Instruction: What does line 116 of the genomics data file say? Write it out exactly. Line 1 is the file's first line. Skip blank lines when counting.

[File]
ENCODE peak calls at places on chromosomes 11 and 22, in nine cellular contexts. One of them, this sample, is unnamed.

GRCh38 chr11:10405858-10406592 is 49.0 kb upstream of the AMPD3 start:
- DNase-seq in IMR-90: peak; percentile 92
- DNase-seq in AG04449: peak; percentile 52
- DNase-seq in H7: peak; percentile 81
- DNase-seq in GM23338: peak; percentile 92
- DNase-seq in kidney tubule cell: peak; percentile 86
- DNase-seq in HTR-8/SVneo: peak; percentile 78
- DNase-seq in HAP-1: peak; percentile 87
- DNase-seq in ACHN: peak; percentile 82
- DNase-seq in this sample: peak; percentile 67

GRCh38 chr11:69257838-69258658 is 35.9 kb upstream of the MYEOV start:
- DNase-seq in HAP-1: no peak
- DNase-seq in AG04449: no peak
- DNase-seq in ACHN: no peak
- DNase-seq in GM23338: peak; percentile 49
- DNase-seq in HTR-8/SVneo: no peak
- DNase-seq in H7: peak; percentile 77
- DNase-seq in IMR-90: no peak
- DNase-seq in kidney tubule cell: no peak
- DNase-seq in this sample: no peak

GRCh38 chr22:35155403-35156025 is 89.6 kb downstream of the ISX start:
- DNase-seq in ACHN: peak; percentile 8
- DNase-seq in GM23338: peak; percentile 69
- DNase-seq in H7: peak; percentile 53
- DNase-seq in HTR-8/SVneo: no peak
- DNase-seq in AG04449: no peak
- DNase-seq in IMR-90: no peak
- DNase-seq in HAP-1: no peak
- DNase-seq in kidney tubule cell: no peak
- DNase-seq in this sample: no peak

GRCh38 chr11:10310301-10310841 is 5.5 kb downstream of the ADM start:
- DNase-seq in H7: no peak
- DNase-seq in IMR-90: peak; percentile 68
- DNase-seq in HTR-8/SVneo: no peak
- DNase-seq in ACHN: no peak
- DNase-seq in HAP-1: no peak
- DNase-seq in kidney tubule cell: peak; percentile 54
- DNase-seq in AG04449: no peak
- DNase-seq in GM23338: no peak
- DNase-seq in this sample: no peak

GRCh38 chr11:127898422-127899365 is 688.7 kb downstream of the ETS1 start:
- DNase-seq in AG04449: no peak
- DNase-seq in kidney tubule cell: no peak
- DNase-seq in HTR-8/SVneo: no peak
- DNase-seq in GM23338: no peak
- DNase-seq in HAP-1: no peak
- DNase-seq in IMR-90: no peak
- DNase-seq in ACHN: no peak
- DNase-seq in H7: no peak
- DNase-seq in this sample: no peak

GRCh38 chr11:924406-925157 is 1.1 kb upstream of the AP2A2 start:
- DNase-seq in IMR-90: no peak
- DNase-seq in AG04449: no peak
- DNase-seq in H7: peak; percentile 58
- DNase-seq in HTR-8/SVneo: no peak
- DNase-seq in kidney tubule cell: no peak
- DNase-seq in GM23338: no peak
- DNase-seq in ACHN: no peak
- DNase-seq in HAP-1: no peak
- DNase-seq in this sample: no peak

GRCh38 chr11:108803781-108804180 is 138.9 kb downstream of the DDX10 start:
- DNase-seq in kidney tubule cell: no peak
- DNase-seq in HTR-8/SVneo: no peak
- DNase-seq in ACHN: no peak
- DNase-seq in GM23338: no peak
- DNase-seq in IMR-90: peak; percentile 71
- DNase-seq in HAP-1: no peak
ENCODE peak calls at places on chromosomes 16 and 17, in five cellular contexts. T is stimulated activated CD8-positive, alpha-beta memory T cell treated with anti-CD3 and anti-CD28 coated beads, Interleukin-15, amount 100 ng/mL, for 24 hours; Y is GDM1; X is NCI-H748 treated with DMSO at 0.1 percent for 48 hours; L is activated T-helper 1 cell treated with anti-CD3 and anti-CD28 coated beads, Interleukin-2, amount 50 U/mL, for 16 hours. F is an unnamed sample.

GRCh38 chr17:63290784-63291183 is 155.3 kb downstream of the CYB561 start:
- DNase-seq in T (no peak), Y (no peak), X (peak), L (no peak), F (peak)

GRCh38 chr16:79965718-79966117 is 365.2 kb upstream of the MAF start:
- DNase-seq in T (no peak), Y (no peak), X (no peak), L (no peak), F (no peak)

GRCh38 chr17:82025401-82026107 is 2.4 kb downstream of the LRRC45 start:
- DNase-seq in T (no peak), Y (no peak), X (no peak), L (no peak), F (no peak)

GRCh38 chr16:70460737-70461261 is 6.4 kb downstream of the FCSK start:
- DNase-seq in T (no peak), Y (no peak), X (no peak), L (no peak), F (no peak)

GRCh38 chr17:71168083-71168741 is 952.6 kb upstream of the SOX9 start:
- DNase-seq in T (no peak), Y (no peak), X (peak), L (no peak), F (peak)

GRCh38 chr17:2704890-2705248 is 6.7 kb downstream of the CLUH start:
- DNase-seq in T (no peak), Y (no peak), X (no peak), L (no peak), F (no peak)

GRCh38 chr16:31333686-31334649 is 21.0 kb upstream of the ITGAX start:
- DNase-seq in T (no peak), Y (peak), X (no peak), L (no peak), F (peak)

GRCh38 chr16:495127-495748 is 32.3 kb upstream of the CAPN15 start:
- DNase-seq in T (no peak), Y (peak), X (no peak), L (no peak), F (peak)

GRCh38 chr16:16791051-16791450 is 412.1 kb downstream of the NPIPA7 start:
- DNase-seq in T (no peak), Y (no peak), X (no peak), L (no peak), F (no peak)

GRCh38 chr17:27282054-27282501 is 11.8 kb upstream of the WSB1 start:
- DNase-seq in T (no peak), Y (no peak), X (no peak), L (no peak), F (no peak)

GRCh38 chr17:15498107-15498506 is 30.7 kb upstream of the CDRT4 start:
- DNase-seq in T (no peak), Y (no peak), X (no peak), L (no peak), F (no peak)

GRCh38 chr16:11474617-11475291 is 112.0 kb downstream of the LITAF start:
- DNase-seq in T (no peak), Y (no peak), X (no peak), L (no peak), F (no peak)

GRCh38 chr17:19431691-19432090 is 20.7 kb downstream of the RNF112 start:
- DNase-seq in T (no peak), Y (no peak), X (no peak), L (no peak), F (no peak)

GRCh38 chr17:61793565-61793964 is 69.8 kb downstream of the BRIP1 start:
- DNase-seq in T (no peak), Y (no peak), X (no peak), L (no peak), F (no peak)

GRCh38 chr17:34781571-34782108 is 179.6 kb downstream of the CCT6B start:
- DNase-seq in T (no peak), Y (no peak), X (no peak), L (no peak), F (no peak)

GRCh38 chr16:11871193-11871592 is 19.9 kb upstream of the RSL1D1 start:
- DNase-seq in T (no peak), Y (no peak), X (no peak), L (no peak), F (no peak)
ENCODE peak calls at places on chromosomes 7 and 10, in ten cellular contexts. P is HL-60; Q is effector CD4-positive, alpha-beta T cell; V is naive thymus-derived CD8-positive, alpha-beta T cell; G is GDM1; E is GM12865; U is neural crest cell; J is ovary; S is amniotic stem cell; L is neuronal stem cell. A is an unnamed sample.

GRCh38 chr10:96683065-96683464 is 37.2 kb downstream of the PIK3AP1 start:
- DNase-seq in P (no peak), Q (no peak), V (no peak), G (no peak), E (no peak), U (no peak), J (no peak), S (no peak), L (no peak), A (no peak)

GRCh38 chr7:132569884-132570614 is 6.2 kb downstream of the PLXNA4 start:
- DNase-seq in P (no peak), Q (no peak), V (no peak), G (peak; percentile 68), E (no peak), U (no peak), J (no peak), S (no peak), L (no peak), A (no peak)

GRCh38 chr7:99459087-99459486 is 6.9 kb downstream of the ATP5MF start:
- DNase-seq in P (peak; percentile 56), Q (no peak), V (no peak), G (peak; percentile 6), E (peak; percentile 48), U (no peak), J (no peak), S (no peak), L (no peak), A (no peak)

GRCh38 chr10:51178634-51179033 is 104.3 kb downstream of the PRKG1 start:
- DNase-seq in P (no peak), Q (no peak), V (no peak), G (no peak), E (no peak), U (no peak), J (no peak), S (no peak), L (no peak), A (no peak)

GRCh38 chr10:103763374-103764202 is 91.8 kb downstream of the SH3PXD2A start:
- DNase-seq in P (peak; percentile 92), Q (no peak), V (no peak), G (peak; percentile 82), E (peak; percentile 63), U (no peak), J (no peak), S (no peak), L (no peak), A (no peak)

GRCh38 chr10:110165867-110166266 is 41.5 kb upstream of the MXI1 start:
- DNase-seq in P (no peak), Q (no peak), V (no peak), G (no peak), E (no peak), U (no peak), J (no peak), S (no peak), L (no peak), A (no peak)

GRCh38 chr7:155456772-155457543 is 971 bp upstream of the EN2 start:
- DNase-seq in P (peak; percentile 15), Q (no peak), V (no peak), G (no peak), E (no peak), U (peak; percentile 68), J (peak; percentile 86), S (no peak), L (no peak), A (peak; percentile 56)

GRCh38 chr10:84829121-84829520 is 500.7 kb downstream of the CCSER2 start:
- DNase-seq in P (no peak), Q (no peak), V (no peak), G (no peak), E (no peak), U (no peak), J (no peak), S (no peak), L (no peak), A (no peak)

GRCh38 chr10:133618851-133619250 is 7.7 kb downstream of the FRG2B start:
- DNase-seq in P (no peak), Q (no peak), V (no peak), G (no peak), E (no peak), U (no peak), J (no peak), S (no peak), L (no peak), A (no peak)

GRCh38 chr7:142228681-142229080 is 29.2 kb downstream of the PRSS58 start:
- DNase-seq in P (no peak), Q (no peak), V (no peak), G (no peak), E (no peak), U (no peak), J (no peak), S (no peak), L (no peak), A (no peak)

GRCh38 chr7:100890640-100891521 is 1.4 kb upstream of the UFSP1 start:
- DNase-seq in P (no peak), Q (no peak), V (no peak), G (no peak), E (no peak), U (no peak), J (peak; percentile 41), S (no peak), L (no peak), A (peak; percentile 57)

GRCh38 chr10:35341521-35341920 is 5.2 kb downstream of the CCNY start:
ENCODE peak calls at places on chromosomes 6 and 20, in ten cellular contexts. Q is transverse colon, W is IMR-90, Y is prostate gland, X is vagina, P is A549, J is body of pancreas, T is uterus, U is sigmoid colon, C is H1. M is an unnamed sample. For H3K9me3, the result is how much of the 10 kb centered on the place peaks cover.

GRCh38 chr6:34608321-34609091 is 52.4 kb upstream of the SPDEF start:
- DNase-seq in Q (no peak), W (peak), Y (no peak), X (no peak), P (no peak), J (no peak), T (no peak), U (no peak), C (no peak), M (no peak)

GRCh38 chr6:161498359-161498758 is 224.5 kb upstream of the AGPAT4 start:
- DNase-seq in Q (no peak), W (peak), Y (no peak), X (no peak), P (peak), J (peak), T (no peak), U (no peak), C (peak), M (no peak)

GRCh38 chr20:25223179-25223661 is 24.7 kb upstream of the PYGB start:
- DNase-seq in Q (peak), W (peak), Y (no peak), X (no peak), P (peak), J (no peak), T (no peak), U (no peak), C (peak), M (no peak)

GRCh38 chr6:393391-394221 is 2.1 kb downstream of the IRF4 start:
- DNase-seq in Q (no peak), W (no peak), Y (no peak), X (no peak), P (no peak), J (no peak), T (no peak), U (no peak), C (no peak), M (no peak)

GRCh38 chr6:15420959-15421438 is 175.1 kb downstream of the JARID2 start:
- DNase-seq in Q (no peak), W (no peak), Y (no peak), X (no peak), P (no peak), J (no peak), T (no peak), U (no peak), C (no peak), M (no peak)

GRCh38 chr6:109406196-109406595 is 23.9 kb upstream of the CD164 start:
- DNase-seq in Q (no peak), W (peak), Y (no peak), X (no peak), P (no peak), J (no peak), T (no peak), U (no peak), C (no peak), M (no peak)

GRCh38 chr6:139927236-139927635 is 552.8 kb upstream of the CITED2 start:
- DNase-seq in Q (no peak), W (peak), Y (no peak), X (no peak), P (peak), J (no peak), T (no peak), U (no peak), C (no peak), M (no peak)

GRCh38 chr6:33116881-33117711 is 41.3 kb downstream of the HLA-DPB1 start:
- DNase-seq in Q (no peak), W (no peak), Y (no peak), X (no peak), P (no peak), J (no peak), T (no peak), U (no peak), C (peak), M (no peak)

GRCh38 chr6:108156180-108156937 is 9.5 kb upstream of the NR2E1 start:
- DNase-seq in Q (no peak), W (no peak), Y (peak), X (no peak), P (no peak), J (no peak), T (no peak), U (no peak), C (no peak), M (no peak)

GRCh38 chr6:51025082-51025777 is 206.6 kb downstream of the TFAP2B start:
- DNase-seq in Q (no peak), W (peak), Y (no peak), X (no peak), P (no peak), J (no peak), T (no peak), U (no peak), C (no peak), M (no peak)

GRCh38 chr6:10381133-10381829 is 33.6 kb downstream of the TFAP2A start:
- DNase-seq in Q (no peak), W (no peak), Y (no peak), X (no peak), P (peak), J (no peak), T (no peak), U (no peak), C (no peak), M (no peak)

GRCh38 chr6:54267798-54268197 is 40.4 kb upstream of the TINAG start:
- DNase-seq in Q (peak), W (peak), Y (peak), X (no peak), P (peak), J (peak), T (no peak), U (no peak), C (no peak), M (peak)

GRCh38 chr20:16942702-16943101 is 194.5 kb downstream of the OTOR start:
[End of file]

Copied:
- DNase-seq in P (peak; percentile 15), Q (no peak), V (no peak), G (no peak), E (no peak), U (peak; percentile 68), J (peak; percentile 86), S (no peak), L (no peak), A (peak; percentile 56)